Harmonious Bacterial-Intestinal Relations

The inner surfaces of our intestines are covered with bacteria. In fact most of our feces is composed of microbes (10 trillion organisms per gram). These microbes are very valuable to the health of our gastrointestinal tract. Certain bacteria in our intestines product vitamin D. These microbes also prevent the attachment and growth of bacteria that cause disease in our intestines. Even though these microbes are useful they are foreign to our bodies and scientists for ages have wondered why our bodies do not mount an immune response to these beneficial microbial passengers (commensals). Recent articles in Science Vol. 289, No. 5484, pp. 1483 and 1560) describe one means commensal bacteria may use to lower the immune response to their being in the intestine.

Previous investigators have demonstrated that cells lining the intestine can induce the immune system to respond to invading bacteria. These cells do this by allowing a master transcription factor NF-kB to induce the production of various factors that turn on the immune system. These factors are called TNF (tumor necrosis factor) and IL-8 (interleukin-8). To prevent this transcription factor from constantly turning on the immune system an inhibitor of NF-kB is constantly attached to the transcription factor. When a disease causing bacteria interacts with a cell lining the intestine the cell then eliminates the inhibitor of NF-kB so that it can initiate production of TNF and IL-8.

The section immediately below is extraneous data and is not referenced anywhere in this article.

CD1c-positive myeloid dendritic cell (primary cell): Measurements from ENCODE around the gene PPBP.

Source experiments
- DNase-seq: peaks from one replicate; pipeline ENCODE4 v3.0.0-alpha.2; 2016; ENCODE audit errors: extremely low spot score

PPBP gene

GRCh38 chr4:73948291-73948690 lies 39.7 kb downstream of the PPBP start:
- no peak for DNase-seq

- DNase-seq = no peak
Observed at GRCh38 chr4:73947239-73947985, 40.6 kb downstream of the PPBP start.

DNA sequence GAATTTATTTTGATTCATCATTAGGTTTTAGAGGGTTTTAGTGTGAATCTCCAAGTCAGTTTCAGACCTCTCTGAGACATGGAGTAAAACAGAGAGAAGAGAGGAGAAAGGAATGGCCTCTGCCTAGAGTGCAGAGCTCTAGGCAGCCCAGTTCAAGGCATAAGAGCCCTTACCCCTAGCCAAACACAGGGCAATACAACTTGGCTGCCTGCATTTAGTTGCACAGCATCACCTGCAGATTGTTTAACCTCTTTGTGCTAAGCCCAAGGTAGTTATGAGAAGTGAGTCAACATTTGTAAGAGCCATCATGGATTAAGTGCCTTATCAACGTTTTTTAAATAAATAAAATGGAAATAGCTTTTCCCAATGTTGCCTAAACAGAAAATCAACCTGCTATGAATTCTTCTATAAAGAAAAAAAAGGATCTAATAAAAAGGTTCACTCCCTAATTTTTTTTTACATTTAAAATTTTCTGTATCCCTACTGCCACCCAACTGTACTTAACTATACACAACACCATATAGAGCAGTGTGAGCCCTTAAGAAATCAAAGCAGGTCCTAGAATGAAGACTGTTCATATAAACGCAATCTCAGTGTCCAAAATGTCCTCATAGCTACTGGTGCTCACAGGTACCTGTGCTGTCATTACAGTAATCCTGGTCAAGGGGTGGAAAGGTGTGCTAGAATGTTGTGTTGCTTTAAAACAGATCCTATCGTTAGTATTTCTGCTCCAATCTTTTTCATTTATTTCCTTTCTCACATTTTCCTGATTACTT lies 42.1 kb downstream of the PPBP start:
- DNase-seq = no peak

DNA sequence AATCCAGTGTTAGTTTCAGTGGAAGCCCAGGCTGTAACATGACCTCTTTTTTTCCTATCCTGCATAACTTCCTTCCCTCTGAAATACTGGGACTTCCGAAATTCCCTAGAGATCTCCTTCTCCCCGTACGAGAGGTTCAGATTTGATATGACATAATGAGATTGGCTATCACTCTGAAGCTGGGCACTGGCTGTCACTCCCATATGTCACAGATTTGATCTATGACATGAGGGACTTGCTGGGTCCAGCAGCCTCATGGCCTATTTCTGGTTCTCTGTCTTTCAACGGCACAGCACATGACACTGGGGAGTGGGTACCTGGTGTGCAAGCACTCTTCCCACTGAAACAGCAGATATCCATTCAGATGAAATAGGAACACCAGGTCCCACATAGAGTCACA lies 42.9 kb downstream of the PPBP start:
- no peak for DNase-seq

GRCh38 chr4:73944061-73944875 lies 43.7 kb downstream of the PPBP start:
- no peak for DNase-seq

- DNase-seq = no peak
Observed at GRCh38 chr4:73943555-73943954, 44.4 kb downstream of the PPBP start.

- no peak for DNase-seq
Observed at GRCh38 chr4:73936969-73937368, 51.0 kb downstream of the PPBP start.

Andrew S. Neish, et. al. have found that commensal bacteria are able to prevent activation of the immune system by these cells lining the intestine. These commensal bacteria do this by preventing the elimination of the inhibitor of NF-kB. As a result, NF-kB is never able to turn on the production of TNF and IL-8. Without TNF and IL-8 no immune response and the commensal bacteria can live in happy harmony inside the intestine.

Bacteria that cause infections don’t appear to have this ability to prevent the elimination of the inhibitor of NF-kB and as a result an immune response will result. An interesting side note is that many of the drugs used to inhibit chronic inflammation of the intestines also prevent the elimination of the inhibitor of NF-kB. With this knowledge it might be possible to design drugs that could better inhibit inflammation of the intestine and help patients with chronic intestinal problems (Crohn’s disease, chronic colitis, etc.).


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